In May, Michigan's Melvindale-Northern Allen Park school board voted 7-to-0 to compel all athletes and cheerleaders to undergo drug tests. The random testing will extend from the seventh to the 12th grades.

Superintendent Gerald Wolf, pleased with the vote, told the Detroit Free Press that "drug testing will reflect the values and opinions of this community" and will be of long-range value to the students because when "they go into the real world" they will "realize that drug testing will be part of their life."

During that school district's celebration next year of the Bicentennial of the Bill of Rights, I assume that in all decency the Fourth Amendment will be omitted from the ceremonies.

Actually, many students already know what the real world of their fathers and mothers is like. As a result of court decisions -- including rulings by the Supreme Court -- an ever growing percentage of the work force is now vulnerable to random drug testing without a trace of prior individualized suspicion that the employee is using or has used drugs.

Accordingly, many kids do take it for granted that they -- that is, their urine samples -- are likely to be "searched" when they apply for a job. Or at any time on the job.

What judges often do not take into account is the profound educational effect of judicial rulings that cut deeply into individual liberties. A lawyer who defends youngsters against police practices that cavalierly ignore due process rights says, "What bothers me is that these kids don't even get angry. They're resigned. They don't expect anything different." They have become accomplices in the loss of their constitutional rights.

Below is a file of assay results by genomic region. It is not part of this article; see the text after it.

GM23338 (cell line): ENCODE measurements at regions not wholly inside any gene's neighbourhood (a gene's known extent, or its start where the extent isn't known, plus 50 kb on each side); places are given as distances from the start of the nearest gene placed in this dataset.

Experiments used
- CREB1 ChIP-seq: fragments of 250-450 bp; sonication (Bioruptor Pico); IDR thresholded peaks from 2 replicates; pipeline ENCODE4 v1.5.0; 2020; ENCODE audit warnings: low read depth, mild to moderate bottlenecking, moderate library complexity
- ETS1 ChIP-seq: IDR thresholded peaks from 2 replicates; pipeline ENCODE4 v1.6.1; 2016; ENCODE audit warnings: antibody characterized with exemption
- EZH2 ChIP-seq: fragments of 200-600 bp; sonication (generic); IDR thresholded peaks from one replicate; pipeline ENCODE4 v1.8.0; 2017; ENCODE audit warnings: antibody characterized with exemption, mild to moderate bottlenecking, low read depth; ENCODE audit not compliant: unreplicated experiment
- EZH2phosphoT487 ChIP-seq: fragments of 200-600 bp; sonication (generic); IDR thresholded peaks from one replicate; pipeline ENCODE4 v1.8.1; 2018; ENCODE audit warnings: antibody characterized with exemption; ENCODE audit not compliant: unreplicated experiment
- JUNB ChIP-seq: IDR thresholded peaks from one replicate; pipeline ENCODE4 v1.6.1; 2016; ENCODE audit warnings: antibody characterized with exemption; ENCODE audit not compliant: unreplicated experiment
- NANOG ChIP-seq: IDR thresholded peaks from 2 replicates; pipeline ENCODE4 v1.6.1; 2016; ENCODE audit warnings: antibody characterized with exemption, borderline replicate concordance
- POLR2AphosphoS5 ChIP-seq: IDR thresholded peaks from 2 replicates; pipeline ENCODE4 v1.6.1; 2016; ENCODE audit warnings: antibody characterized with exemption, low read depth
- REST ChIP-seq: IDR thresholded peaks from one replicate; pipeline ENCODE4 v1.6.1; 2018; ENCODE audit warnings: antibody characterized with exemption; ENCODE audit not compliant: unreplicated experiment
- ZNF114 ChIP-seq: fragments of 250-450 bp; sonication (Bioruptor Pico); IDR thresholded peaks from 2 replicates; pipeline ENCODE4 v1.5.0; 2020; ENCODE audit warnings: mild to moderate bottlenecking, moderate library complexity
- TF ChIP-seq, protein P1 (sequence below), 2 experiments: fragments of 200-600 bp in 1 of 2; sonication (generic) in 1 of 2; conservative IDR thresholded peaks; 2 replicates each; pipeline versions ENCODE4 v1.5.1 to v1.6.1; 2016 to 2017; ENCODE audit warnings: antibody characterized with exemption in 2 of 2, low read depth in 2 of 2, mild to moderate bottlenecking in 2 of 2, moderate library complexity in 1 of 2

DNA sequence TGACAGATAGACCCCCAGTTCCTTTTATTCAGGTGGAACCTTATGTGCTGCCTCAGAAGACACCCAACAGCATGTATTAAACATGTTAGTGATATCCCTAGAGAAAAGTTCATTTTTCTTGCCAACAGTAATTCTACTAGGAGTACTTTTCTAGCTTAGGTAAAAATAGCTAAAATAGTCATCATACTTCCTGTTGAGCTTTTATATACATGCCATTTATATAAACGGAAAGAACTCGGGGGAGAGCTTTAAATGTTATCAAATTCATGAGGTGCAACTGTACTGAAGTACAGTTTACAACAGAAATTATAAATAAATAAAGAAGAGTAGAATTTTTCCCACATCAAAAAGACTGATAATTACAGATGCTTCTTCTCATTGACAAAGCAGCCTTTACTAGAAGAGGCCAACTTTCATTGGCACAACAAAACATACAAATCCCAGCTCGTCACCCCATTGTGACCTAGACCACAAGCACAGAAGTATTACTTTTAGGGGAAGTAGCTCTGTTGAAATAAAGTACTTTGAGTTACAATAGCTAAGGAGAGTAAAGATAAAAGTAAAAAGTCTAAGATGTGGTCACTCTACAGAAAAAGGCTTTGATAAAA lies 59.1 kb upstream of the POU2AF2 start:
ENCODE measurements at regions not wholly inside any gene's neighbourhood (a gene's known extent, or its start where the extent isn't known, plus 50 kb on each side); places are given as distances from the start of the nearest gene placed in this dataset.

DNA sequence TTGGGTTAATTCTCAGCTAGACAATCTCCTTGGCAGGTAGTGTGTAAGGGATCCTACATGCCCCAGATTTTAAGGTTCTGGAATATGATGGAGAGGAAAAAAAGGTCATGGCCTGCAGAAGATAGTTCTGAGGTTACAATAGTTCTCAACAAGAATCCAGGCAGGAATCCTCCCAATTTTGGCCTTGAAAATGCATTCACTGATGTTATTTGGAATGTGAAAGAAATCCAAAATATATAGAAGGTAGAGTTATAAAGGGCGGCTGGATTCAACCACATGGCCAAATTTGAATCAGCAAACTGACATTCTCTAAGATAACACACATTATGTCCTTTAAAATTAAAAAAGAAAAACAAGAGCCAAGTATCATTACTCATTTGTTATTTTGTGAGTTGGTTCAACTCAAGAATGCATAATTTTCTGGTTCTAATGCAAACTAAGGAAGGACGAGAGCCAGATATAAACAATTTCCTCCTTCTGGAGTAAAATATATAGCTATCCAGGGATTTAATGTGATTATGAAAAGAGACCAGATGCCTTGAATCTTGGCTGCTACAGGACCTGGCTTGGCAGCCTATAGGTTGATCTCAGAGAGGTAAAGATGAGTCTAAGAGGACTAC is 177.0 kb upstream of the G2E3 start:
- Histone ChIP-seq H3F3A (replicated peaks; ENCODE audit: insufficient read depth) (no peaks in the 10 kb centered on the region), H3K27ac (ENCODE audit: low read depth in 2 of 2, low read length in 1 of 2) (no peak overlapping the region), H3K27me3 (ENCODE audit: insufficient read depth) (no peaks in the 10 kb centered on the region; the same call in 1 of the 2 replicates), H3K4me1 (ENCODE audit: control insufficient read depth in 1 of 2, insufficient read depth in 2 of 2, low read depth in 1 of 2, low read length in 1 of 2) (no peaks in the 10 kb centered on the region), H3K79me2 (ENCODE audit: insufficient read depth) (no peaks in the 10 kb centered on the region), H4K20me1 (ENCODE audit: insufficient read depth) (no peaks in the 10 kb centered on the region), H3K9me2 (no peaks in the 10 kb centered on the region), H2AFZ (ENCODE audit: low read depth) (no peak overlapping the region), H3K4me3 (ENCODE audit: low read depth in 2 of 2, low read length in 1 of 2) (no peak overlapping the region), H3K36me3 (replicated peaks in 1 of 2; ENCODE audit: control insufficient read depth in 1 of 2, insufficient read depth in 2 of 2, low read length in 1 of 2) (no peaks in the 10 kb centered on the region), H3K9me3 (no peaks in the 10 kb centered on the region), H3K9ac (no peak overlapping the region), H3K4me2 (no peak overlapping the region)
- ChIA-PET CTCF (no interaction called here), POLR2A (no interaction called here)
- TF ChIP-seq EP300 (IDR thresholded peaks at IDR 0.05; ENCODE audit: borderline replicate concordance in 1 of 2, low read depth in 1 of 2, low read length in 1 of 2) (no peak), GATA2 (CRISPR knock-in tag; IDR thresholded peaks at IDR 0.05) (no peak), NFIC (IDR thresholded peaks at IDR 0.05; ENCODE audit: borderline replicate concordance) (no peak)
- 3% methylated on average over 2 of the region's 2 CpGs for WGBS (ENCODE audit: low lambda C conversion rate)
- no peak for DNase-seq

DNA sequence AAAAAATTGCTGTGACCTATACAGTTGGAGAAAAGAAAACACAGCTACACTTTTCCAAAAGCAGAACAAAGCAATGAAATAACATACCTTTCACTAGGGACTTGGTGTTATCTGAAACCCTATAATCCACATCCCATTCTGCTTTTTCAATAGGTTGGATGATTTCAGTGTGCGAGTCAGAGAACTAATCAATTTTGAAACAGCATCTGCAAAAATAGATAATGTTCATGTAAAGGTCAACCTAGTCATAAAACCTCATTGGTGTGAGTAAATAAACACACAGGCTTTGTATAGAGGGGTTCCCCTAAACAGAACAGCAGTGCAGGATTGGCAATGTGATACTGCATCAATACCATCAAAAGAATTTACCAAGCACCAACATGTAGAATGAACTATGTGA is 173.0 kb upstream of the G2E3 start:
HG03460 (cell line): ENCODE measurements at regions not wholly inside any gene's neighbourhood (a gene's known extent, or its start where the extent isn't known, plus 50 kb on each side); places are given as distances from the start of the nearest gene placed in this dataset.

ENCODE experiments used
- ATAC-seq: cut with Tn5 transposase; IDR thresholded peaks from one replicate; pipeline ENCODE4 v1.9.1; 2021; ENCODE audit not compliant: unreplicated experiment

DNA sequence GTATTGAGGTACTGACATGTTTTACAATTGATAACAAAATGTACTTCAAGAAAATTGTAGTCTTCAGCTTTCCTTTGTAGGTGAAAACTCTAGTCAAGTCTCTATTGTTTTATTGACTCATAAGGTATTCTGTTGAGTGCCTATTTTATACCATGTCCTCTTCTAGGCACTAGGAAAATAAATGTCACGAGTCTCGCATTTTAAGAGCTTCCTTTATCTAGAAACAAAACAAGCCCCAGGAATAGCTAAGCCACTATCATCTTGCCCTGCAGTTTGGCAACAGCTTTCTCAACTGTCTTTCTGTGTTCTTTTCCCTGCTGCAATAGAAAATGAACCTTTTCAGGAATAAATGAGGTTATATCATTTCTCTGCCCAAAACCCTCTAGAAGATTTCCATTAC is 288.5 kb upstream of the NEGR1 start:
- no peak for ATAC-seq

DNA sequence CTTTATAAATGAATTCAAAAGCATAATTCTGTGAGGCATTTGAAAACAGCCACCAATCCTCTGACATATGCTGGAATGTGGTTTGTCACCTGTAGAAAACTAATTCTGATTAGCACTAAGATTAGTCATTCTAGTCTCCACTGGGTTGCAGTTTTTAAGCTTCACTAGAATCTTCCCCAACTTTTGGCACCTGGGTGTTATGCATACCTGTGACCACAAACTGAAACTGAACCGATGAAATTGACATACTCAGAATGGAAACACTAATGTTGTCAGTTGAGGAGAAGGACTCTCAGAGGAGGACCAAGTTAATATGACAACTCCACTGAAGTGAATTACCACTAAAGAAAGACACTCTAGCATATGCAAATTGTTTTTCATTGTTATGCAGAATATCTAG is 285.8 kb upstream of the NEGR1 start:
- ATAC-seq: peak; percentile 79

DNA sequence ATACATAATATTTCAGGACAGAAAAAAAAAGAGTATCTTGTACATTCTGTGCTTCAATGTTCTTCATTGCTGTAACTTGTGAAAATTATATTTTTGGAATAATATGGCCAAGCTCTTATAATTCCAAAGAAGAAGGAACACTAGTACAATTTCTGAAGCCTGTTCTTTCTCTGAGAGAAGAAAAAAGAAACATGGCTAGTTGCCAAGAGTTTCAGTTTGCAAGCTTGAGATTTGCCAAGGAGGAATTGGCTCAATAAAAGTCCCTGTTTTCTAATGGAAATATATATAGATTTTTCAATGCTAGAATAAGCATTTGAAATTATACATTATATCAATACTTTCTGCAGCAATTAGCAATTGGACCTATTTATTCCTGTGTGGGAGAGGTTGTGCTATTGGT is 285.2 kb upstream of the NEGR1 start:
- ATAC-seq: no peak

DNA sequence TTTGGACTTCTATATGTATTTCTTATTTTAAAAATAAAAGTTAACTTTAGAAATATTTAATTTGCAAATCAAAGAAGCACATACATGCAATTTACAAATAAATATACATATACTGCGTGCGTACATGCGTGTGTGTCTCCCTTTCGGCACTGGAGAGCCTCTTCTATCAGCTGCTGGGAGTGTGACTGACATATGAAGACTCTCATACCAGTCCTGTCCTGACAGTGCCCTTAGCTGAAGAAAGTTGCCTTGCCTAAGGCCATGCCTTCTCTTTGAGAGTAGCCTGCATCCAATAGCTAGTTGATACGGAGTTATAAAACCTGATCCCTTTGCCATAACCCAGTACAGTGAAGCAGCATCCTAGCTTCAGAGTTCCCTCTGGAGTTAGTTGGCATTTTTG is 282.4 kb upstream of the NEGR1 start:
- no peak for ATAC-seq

Some judges, however, continue to take the Fourth Amendment seriously. Recently in New York, U.S. District Judge Robert P. Patterson Jr. threw out the New York City Transit Authority's entire drug testing program on constitutional grounds.

In the mid-1980s, every applicant for a job and every employee had to be tested for marijuana use. A class action suit was brought by the Legal Action Center on behalf of more than 2,000 people who, having tested positive, were either refused jobs or -- if already employed by the authority -- were fired, suspended or turned down for promotions.

Judge Patterson ruled that employees who are not in "safety-sensitive" positions should not have been forced to submit to urine drug tests. The transit authority, for instance, had no business testing office workers, subway car sweepers and others who had given no reason for the transit authority to believe they might have used drugs.

These tests, conducted without individualized "reasonable suspicion," clearly consisted, said the judge, of "unreasonable searches and seizures" in defiance of the Fourth Amendment. Moreover, Patterson ruled, the laboratory used to check out the tests was unreliable. And because the transit authority did not allow workers who had tested positive to go to another laboratory to try to prove their innocence, the constitutional violations were compounded. The original tests violated the Fourth Amendment, and the inability to rebut the highly problematic results of those tests was a wholesale denial of due process.

Edward Davis, staff attorney at the Legal Action Center -- which specializes in alcoholism, drug abuse, AIDS and the problems of ex-offenders -- notes that "the hundreds of people who may have been falsely accused of marijuana use by the transit authority will now have their names cleared and will get some kind of compensation for their suffering." Until now, whenever the accused applied for a job elsewhere, they had to tell why they were fired, and it was only their word that they had been wrongly accused.

The New York City Transit Authority has appealed the decision, but the extensive factual record of the case and the care taken by Judge Patterson to explore all of its dimensions in his 83-page decision make a reversal unlikely.

Meanwhile, Michigan's Melvindale-Northern Allen Park school board is enthusiastically going ahead with plans for random suspicionless drug tests of cheerleaders and athletes -- some 40 percent of the students in grades seven to 12. Says board member Gary Short: "If my daughter had the rights of the Constitution at home, I couldn't walk into her bedroom. Where do you stop at?"

Where indeed?